North Carolina Struggles with Legacy of Eugenics Program

The state of North Carolina is trying to determine how to compensate thousands of victims who were forcibly sterilized by the North Carolina eugenics program. According to The New York Times, any North Carolina restitution protocol could become a model for dozens of other states where similar eugenics programs were operated.

Eugenics became a wildly popular theory in the 1920s and 1930s. Prominent Americans, including President Woodrow Wilson, Justice Oliver Wendell Holmes and Margaret Sanger, enthusiastically backed eugenics programs as a way to eliminate poverty and strengthen the gene pool.

Starting in the early part of the century, eugenics programs were launched in dozens of states – 32 in all. Some, like North Carolina’s, operated for decades. According to The New York Times, some 65,000 Americans were forcibly sterilized. Many of the programs targeted the developmentally disabled and the mentally ill. But people with other conditions, including the blind, the deaf, and those with epilepsy or physical deformities were also forcibly sterilized. Women, the poor and racial minorities were disproportionately subjected to forced sterilization, either through coercion, or without authorities even bothering to obtain consent. In some case, victims didn’t even know they were sterilized until they tried years later to start a family.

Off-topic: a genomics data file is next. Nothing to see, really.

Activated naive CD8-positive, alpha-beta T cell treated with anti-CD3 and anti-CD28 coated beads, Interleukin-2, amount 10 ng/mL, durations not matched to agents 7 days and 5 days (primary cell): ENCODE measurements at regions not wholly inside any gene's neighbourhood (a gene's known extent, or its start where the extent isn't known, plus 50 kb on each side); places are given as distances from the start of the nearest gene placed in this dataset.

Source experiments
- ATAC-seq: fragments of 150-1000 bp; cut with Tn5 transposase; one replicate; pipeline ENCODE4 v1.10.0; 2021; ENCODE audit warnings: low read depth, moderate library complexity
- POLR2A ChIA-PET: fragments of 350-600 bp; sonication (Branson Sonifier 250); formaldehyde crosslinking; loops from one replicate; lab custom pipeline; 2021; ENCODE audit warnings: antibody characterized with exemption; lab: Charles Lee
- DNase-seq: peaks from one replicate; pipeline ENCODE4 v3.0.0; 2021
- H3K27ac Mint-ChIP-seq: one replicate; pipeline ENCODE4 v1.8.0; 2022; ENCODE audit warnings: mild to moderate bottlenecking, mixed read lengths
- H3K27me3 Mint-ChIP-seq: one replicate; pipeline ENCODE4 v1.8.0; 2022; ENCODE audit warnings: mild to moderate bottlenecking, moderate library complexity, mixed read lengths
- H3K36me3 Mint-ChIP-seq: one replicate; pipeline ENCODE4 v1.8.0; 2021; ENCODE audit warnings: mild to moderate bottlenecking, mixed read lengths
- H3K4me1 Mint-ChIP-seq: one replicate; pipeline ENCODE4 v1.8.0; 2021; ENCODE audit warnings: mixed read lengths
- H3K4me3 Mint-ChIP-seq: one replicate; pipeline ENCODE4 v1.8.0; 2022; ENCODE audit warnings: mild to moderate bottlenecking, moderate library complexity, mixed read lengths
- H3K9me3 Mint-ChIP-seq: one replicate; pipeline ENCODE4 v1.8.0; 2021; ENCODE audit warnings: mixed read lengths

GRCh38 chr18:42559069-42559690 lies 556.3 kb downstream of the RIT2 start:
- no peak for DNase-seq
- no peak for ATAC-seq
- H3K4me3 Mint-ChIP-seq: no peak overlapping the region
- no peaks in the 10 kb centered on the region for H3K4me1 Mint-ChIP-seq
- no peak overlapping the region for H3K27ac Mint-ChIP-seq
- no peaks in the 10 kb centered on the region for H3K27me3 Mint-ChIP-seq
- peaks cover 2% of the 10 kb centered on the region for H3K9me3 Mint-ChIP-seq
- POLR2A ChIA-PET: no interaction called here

According to The New York Times, no state’s forced sterilization program was more aggressive than the one operated by North Carolina. Between 1933 through 1977, the state eugenics board ordered the sterilization of 7,600 people. The majority of the procedures were performed on poor young women and racial minorities. Nonwhite minorities made up about 40 percent of those sterilized, and girls and women about 85 percent, according to the Times.

In North Carolina, social workers had the power to designate who would be sterilized. Most often, this was done through inaccurate IQ testing. Because many of those subjected to the tests spent little time in school, they were doomed to fail the exams.

In 2002, North Carolina apologized for its eugenics experiments, and now a five-member board chosen by the state’s governor, Democrat Bev Purdue, is trying to figure out how the surviving victims of the program should be compensated. While their final report is due in February, the panel did recently set some priorities, according to The Times. Money, they’ve decided, is the most important thing to offer victims, followed by mental health services. Now they must figure out what a person’s fertility is worth.

“How can you quantify how much a baby is worth to people?” asked Charmaine Fuller Cooper, executive director of the North Carolina Justice for Sterilization Victims Foundation, which is financed by the state. “It’s not about quantifying the unborn child, it’s about the choices that were taken away.”

Even if the task force does come up with a just way to compensate people forcibly sterilized by the eugenics board, hundreds of other victims will be left out of the program. That’s because some counties, as well as some doctors who were part of the eugenics movement, ran their own sterilization programs. Victims sterilized at their hands won’t be able to take part in a state compensation fund, the Times said.

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